Molecular Imaging News
November 10, 2005
Nuclear Medicine Pioneer Hal O. Anger, 1920-2005
Nuclear medicine pioneer Hal O. Anger, BS, DSc, died October 31 at his home in Berkeley, CA. Recognized as a quiet genius who shaped the future of nuclear medicine, Anger?s contributions include instruments that allow physicians to see inside the human body in a way that is fundamentally different from x-ray technology. His gamma camera, developed in the 1950s, produces an image of the metabolic processes that take place within organs and cells, capturing the disease process in action rather than depicting the anatomical changes that accompany a disease. Anger?s inventions brought the diagnostic techniques made possible by the tracer principle into widespread use, and his instruments are still in common use today, diagnosing cancer, metabolic disorders, and heart disease.
Anger was born May 24, 1920, in Denver, CO, and grew up in Long Beach, CA. The period between the two world wars saw a number of advances in electronics. Anger?s family was involved with one of the first radio stations in Southern California. This stimulated in him an interest in electronics, which offered him the chance to build and test cutting-edge technologies with his own hands. While still in junior college he built one of the first television receivers in Long Beach using components from his college physics lab. He graduated from the University of California at Berkeley (UCB) in 1943 with a degree in electrical engineering and spent the rest of World War II working on radar-jamming technology.
After the war, Anger returned to Berkeley and found a home at the Donner Laboratory, in the Lawrence Radiation Laboratory (Ernest O. Lawrence?s ?Rad Lab?). The Donner Laboratory was started as a facility for exploring the medical and therapeutic use of radiation. Anger stayed at Donner from 1946 until his retirement in 1982. His early work was with John Lawrence, MD, and Cornelius Tobias, PhD, co-founders of Donner, who were attempting to develop the 184-inch cyclotron beam for use in radiation therapy. In the early 1950s, Anger launched his own work on an instrument that would allow physicians to observe human organs in action. The gamma camera, also known as a scintillation or Anger camera, was first demonstrated at the Society of Nuclear Medicine (SNM) annual meeting in 1958. A number of gamma cameras by multiple manufacturers were on display at the society?s 2005 annual meeting.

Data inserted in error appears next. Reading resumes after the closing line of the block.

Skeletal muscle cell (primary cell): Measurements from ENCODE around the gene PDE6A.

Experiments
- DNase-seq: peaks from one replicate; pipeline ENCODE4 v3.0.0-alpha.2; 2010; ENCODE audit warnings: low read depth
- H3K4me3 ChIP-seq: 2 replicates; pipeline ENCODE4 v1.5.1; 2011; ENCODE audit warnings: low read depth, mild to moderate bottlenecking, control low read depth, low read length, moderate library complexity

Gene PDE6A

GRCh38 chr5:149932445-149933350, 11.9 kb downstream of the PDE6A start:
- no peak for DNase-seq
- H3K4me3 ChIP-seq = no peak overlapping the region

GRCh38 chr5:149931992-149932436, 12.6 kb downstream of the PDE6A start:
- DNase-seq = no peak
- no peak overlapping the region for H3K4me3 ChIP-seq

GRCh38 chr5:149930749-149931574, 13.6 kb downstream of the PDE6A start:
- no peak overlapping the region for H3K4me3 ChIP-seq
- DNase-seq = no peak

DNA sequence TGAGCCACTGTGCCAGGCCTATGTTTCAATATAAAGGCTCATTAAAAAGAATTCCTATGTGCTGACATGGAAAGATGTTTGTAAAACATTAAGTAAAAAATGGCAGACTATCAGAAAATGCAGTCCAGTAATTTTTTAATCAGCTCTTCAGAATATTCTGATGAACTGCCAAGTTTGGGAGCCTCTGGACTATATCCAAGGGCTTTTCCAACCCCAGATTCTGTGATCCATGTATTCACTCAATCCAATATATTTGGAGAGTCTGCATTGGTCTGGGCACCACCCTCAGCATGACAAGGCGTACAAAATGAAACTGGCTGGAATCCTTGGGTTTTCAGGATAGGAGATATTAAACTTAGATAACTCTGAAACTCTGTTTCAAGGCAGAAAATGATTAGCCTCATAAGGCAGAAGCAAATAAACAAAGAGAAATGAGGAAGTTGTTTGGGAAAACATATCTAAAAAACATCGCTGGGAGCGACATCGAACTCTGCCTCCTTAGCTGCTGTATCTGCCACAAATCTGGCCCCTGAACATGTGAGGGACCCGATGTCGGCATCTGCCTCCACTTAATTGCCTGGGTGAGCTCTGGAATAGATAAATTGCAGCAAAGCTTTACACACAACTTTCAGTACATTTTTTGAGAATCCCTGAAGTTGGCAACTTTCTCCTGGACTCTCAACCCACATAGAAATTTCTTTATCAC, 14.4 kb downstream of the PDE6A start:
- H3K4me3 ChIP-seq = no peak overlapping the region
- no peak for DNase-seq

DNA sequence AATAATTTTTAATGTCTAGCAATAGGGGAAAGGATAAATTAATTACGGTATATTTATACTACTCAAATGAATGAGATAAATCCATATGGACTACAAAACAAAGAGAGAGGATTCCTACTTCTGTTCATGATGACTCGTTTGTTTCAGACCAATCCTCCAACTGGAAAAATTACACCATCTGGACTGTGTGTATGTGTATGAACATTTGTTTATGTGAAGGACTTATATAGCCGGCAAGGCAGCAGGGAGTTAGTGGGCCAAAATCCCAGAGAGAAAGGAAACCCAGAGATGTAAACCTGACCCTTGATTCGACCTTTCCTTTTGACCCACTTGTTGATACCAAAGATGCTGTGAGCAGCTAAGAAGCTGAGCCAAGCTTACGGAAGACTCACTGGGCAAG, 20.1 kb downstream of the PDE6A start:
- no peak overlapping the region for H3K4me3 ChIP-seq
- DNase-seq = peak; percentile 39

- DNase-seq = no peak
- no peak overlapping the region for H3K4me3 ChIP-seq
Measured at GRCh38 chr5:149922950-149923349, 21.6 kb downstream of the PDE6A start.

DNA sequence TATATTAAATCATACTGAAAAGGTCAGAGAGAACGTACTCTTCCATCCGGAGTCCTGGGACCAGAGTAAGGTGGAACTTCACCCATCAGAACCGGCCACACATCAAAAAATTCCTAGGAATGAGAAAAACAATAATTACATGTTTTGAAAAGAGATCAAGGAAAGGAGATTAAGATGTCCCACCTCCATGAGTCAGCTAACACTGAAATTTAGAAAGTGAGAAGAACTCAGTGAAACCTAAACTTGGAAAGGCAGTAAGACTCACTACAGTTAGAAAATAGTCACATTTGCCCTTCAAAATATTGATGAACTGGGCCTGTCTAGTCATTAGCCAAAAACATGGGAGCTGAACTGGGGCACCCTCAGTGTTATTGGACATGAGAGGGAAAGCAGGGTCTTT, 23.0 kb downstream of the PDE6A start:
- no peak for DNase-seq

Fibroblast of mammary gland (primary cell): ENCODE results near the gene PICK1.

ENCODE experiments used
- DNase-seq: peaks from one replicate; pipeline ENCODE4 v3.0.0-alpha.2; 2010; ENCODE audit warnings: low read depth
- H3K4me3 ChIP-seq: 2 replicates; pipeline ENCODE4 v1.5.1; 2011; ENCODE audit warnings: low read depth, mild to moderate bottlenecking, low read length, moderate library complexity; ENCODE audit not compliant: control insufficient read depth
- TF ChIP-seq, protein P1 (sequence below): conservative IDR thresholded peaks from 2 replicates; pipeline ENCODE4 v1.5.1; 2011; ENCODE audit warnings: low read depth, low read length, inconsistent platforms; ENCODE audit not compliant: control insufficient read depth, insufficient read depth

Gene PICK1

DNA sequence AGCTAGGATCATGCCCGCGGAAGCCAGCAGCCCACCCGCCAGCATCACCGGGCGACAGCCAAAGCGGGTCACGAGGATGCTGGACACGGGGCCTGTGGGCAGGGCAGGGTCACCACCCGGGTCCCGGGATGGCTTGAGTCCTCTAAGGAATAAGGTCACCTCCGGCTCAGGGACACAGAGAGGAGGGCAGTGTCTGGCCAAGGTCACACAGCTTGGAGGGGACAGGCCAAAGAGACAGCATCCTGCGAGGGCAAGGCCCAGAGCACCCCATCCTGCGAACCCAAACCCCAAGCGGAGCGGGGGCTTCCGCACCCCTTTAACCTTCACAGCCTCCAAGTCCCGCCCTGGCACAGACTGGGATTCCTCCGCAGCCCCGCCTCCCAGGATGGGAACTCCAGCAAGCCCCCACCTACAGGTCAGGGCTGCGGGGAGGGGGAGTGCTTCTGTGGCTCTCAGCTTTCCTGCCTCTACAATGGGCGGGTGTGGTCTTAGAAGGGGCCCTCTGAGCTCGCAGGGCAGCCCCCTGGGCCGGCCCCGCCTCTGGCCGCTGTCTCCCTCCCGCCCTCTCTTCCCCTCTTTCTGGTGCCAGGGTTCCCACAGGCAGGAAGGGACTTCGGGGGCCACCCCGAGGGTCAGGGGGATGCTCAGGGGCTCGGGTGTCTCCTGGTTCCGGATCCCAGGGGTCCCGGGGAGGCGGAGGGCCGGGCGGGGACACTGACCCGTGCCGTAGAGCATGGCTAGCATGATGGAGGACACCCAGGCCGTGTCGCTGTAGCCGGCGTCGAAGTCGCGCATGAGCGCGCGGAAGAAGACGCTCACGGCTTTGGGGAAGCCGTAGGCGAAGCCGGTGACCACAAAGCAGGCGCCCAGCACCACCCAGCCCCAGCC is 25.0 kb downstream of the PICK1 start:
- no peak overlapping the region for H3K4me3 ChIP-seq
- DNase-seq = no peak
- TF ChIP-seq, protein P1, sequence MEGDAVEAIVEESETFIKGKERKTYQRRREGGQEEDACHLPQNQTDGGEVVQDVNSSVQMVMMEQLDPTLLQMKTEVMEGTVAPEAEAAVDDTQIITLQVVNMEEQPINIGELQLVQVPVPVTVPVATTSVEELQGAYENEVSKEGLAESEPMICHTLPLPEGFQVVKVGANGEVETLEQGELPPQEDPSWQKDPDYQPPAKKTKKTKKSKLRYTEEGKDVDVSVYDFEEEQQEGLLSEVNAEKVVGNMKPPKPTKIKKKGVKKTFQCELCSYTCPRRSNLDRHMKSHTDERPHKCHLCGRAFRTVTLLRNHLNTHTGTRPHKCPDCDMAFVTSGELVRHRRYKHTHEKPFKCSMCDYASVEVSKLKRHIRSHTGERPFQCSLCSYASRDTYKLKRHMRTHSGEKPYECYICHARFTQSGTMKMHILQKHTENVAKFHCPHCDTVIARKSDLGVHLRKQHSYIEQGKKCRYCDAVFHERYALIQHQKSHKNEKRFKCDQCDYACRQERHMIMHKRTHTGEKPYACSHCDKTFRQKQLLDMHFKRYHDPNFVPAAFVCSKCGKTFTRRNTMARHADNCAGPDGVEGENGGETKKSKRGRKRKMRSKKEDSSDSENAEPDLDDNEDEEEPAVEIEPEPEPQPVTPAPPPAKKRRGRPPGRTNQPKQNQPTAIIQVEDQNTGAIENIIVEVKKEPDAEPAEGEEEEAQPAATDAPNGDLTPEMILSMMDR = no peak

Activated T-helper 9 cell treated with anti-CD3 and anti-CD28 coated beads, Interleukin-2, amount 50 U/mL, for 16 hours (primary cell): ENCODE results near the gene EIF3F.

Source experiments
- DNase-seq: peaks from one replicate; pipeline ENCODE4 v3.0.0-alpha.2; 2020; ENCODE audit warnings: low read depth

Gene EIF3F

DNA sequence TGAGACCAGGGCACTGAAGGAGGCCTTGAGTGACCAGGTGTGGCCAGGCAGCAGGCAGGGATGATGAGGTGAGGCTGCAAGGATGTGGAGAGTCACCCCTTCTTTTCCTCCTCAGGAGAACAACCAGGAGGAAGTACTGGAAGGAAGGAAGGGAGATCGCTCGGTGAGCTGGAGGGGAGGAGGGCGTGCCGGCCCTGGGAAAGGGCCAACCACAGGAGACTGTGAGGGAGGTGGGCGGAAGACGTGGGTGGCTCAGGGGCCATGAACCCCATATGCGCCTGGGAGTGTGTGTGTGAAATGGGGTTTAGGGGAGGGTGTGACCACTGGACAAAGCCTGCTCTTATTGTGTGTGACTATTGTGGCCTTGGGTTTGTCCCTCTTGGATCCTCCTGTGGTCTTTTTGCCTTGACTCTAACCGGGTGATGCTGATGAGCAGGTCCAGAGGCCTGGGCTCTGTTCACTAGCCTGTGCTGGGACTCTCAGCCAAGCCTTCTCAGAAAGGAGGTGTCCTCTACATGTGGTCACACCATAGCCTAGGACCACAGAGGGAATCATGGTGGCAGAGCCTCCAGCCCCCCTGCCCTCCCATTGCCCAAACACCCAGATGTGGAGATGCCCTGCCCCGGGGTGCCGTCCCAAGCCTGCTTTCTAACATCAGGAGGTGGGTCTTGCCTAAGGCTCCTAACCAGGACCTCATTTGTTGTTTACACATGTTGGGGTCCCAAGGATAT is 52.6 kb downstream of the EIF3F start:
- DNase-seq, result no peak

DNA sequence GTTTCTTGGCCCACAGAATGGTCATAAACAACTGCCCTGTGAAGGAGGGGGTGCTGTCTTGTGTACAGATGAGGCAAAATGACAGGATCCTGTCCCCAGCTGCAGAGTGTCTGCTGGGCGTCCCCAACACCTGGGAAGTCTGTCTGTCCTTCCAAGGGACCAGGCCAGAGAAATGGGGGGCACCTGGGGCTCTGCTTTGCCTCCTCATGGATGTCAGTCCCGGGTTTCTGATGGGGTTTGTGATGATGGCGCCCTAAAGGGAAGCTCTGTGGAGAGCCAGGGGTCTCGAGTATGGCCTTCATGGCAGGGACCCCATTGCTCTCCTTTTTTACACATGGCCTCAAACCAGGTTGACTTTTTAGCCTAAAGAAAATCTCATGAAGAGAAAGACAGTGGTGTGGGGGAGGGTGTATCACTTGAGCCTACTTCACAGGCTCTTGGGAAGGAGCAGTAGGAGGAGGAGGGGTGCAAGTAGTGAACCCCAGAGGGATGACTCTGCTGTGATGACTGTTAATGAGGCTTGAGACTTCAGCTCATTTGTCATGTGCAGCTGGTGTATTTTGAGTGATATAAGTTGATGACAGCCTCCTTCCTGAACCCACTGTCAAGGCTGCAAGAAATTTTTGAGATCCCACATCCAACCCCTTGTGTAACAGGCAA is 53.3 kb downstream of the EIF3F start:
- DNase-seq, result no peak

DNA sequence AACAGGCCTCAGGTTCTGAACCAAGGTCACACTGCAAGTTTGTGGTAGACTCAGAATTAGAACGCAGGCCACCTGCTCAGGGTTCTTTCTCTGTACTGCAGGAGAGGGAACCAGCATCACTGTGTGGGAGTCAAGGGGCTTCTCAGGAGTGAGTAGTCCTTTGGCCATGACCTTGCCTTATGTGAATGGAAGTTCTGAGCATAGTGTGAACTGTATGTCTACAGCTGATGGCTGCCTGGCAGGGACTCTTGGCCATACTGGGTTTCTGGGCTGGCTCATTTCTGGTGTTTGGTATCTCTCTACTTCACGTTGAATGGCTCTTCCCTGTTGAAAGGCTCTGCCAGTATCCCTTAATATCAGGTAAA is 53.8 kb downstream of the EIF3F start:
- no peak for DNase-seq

Anger?s hands-on approach to science also led to his invention of the well counter, used daily in nuclear medical labs around the world; the first whole-body scanner; the first positron camera; and the multiplane tomographic scanner.
Hal Anger?s ashes were placed at Sunset View Cemetery in El Cerrito, CA, on November 10. A monument at the site reads: Hal O. Anger, Nuclear Medicine Pioneer, Inventor of the Gamma Camera, 1920?2005. A memorial gathering for family, friends, and colleagues is planned for Saturday, November 19, at the Hotel Durant in Berkeley. Anyone wishing to attend may contact Cliff Anger at 403-815-2201.
Anger held 15 U.S. patents and wrote numerous journal articles and book chapters. He was the recipient of many major awards and honors, including the John Scott Award in 1964 for the development of the positron camera; a Guggenheim Fellowship, 1966; Gesellschaft fur Medizin, 1971; honorary doctorate in science, Ohio State University, 1972; Nuclear Medicine Pioneer Citation, SNM, 1974; Modern Medicine Award for Distinguished Achievement, 1975; SNM First Western Regional award for distinguished contributions to nuclear medicine, 1976; Centennial Year Medal, Institute for Electrical and Electronics Engineers (IEEE), 1984; Societé Française de Biophysique Medal, 1988; Georg de Hevesy Memorial Medal, Vienna, 1991; and Honorary Member and Fellow, American College of Nuclear Physicians, 1992.
In 1994, the Education and Research Foundation for the Society of Nuclear Medicine awarded Anger the first Cassen Prize, a $25,000 award given to a scientist, physician-scientist, or group of scientists whose work has led to a major advance in basic or clinical nuclear medicine science.
Anger is survived by his brother, Clifford D. Anger, PhD, of Canmore, Alberta, Canada.